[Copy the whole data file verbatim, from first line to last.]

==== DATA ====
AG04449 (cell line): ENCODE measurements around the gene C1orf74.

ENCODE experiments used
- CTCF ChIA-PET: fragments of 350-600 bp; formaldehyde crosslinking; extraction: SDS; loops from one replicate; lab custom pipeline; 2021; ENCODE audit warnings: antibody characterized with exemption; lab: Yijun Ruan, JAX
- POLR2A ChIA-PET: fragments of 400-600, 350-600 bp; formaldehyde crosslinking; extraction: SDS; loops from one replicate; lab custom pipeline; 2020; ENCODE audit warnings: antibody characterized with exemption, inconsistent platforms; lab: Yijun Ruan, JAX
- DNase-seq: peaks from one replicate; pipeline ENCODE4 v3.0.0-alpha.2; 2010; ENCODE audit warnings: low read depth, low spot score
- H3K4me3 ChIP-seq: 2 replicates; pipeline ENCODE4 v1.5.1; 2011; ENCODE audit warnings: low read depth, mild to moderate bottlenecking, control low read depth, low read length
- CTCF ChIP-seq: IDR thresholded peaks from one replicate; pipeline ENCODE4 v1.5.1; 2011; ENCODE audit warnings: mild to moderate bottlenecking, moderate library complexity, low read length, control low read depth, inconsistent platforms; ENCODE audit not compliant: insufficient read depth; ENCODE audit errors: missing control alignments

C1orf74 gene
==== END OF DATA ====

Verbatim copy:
AG04449 (cell line): ENCODE measurements around the gene C1orf74.

ENCODE experiments used
- CTCF ChIA-PET: fragments of 350-600 bp; formaldehyde crosslinking; extraction: SDS; loops from one replicate; lab custom pipeline; 2021; ENCODE audit warnings: antibody characterized with exemption; lab: Yijun Ruan, JAX
- POLR2A ChIA-PET: fragments of 400-600, 350-600 bp; formaldehyde crosslinking; extraction: SDS; loops from one replicate; lab custom pipeline; 2020; ENCODE audit warnings: antibody characterized with exemption, inconsistent platforms; lab: Yijun Ruan, JAX
- DNase-seq: peaks from one replicate; pipeline ENCODE4 v3.0.0-alpha.2; 2010; ENCODE audit warnings: low read depth, low spot score
- H3K4me3 ChIP-seq: 2 replicates; pipeline ENCODE4 v1.5.1; 2011; ENCODE audit warnings: low read depth, mild to moderate bottlenecking, control low read depth, low read length
- CTCF ChIP-seq: IDR thresholded peaks from one replicate; pipeline ENCODE4 v1.5.1; 2011; ENCODE audit warnings: mild to moderate bottlenecking, moderate library complexity, low read length, control low read depth, inconsistent platforms; ENCODE audit not compliant: insufficient read depth; ENCODE audit errors: missing control alignments

C1orf74 gene